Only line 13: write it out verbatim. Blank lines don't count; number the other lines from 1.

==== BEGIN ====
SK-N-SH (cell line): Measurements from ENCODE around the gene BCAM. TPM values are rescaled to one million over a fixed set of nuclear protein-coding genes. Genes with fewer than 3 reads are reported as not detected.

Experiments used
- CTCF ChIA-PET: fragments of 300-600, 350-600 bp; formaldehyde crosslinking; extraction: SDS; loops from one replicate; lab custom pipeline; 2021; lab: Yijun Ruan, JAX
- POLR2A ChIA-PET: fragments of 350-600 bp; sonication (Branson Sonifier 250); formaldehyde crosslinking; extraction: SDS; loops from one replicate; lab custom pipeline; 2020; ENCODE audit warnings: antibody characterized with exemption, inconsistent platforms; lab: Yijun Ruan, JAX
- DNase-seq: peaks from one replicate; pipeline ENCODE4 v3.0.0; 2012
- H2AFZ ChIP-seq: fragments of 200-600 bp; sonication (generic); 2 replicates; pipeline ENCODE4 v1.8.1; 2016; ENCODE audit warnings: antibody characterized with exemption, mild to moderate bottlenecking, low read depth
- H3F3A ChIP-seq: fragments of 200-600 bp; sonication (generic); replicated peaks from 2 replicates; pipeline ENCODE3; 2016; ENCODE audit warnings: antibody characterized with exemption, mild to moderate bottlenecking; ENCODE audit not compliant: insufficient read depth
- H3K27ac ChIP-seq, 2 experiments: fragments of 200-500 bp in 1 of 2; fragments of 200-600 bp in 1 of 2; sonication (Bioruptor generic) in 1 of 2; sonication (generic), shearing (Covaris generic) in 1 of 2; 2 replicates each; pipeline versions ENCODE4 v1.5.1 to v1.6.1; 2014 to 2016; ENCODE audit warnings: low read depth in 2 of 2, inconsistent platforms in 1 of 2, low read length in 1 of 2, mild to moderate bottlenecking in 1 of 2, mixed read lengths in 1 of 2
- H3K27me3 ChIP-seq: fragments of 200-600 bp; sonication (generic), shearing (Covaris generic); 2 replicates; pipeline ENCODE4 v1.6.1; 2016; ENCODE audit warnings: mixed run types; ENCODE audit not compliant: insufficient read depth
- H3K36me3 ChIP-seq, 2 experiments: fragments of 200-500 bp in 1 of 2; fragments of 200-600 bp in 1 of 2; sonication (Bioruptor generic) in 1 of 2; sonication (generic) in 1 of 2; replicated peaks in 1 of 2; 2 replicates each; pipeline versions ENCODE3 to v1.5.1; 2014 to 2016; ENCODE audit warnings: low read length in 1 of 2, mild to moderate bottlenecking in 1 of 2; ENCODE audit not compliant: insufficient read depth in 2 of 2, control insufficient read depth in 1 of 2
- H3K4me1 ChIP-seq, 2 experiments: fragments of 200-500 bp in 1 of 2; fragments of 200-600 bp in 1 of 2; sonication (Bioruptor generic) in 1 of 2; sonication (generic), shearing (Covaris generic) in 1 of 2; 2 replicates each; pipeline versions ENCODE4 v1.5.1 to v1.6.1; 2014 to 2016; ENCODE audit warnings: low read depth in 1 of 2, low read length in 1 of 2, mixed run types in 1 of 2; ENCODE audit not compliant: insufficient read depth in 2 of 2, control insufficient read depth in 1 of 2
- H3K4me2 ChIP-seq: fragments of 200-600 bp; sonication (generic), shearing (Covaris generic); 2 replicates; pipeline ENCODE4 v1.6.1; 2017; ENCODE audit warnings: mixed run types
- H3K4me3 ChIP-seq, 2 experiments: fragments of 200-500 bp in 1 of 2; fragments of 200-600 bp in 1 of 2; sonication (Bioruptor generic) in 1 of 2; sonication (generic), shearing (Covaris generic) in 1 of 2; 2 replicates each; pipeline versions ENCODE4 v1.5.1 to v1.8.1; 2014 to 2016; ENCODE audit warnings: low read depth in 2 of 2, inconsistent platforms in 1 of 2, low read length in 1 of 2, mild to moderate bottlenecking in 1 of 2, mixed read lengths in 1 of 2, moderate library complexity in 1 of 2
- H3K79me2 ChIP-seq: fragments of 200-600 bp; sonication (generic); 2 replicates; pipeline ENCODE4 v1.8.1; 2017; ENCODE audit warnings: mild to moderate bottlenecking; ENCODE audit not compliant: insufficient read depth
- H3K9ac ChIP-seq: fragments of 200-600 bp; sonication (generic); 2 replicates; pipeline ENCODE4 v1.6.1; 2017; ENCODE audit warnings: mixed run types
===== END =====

- H3K4me3 ChIP-seq, 2 experiments: fragments of 200-500 bp in 1 of 2; fragments of 200-600 bp in 1 of 2; sonication (Bioruptor generic) in 1 of 2; sonication (generic), shearing (Covaris generic) in 1 of 2; 2 replicates each; pipeline versions ENCODE4 v1.5.1 to v1.8.1; 2014 to 2016; ENCODE audit warnings: low read depth in 2 of 2, inconsistent platforms in 1 of 2, low read length in 1 of 2, mild to moderate bottlenecking in 1 of 2, mixed read lengths in 1 of 2, moderate library complexity in 1 of 2